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WesternSFA
The Unincorporated Man
by Dani Kollin and Eytan Kollin
$25.95, SciFi/Tom Doherty, 479pp
Copyright 2009
This is a debut novel and a very interesting effort, very reminiscent of Heinlein. Justin Cord is a time traveler – he put himself into a cryogenic suspension in our century when he found himself dying. But Justin didn’t manage that feat in the ordinary way; Justin was far from ordinary himself. Since he was extremely wealthy, he contracted for his own design and then hid himself in a cavern. Because of this, he survived for 300 years, missing a huge societal collapse. By the time he was found by a prospecting miner, he was easily revived to good health and a younger body; but into a world he couldn’t accept. The collapse was so bad, the world turned to a radical idea to save itself.

The authors postulate the idea that since capitalism only works for those on top and we still have the starving masses; and communism takes away individualism; then we need something in-between. And what they came up with is a world where every living person is incorporated. What this means is that you are born owning a specific number of shares. Your parents retain a percentage; possibly the hospital where you are born retains a percentage, and the government retains the standard 5%. As you age and have a need for higher education, you sell off your shares to pay for that, and a car, and a new computer, and so on. From then on, you work for the benefit of your shareholders. People aspire to buy back their shares and reach a majority when they have more control over their lives. For example, if you wanted to go sky-diving but your shareholders object since they don’t want their investment to be damaged, then you don’t get to go sky-diving. You also lose control over certain other choices – job, place of residence, and even what you eat or drink. But what is gained is unprecedented in human history – no one is hungry, no one is unemployed. And this is because everyone is responsible to everyone else. We care about each other because they are our income. And, there are no taxes.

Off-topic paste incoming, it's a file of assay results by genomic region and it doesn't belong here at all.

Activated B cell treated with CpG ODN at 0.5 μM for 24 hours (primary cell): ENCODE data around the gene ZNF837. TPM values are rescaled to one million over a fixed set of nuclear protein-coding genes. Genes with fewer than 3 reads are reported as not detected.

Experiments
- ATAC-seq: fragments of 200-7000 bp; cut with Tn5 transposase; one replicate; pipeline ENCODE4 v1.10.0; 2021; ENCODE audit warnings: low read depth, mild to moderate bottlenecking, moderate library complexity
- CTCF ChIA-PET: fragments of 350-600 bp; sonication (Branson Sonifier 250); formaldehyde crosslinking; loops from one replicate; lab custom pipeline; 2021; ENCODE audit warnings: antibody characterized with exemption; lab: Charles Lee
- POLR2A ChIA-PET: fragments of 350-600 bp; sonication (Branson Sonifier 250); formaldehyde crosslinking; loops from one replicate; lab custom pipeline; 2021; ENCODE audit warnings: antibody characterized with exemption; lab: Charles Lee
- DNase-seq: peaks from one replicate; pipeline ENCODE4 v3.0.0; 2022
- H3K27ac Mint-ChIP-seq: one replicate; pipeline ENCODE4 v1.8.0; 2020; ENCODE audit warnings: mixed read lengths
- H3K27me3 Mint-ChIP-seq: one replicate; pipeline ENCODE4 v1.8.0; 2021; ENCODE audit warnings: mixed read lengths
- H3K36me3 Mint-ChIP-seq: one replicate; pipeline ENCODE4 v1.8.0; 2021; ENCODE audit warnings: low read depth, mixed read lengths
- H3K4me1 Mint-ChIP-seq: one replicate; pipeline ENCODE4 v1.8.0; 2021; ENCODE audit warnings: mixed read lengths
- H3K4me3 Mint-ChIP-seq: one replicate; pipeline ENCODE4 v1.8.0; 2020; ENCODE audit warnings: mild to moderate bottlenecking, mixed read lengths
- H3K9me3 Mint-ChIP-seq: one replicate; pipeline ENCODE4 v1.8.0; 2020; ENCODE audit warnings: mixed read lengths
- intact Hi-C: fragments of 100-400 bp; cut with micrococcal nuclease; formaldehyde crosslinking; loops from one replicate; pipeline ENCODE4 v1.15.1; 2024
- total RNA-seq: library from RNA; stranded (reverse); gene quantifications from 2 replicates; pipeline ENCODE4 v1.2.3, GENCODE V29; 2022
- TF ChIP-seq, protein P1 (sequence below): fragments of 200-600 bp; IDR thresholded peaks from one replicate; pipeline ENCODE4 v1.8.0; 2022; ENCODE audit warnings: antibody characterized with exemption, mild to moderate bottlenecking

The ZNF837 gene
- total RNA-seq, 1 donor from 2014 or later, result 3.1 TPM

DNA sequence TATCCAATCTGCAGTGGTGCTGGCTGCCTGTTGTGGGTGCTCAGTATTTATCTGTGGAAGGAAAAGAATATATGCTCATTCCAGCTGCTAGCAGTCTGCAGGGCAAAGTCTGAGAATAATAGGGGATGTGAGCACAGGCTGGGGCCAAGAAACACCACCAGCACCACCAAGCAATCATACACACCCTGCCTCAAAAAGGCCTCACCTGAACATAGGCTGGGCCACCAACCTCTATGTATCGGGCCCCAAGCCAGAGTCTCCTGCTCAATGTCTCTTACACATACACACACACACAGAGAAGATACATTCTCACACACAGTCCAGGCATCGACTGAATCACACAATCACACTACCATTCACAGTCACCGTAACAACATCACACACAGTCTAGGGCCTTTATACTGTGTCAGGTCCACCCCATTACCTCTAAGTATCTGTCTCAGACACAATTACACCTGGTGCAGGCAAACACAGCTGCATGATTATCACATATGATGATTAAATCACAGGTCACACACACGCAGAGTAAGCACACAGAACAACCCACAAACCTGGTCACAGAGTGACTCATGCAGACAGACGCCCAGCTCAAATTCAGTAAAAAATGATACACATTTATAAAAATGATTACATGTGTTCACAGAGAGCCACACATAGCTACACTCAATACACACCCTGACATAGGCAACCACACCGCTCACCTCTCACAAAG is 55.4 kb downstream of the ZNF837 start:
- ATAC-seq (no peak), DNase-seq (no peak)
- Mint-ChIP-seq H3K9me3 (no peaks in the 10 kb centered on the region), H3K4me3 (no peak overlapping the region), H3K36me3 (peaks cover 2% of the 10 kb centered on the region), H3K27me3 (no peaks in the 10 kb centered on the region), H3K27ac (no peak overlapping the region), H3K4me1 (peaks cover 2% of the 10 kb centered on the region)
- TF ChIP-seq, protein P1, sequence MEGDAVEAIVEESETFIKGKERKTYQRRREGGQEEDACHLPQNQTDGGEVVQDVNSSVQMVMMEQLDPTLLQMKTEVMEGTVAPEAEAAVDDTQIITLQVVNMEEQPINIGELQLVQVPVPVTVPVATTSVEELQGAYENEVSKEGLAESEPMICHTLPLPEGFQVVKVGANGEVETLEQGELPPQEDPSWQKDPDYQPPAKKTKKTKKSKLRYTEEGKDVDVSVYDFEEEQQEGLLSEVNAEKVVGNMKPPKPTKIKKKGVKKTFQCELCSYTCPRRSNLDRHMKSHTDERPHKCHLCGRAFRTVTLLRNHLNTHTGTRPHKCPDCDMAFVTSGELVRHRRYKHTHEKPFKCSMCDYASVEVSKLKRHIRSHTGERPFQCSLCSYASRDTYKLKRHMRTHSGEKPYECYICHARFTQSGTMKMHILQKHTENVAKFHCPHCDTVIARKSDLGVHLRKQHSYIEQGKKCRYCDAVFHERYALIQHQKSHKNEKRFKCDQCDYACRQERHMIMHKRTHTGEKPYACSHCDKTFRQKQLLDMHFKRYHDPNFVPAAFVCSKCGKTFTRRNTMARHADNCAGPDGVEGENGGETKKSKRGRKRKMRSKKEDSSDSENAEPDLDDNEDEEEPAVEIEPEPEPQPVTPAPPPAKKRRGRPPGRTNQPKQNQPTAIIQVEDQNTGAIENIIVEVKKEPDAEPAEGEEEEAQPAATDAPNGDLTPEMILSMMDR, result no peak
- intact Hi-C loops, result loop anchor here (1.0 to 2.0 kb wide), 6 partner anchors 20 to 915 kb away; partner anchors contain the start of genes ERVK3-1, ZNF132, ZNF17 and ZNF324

Into this brave new world comes a man who stands outside the system. And we’re talking about a really huge system – mankind has left for the stars and most of the population is off earth. Justin Cord is the ‘one free man’ left in the system. But is that freedom everything he thought it was? Was his society really free? How free is the bum on the street pushing a cart, wondering where his next meal is? And how free is the corporate executive who wears Armani but who works eighteen hours a day?

In this world, everyone is free of hunger and fear; and they believe they are the first truly free society in human history. Taxes has become a foul word and everyone expects Justin Cord to become incorporated. But in his heart, he cannot. To him, this society is a breath away from slavery and he refuses to own anyone.

So the stage is set: the system against Cord. The system, represented by the most powerful corporation and its Chairman, fighting against the growing anarchy, is trying to protect the billions who view Justin Cord as a romantic hero. Justin Cord, who feels justified in maintaining his moral high ground despite the growing riots and deaths, cannot accept that the current system is the best thing to ever happen to mankind.

This was a very enjoyable read; as I said earlier, very Heinlein-esque. I could almost see Lazarus and Jubal. It was a very well-thought-out plot, and good characterizations. The pacing was good for most of the book; although there was some time in the middle when I thought the authors indulged in a little too much exposition. I look forward to their next effort. ~~ Catherine Book

P.S. This review was written in 2009 and reposted here. Please see my reviews on the whole series: The Unincorporated War, The Unincorporated Woman and The Unincorporated Future.

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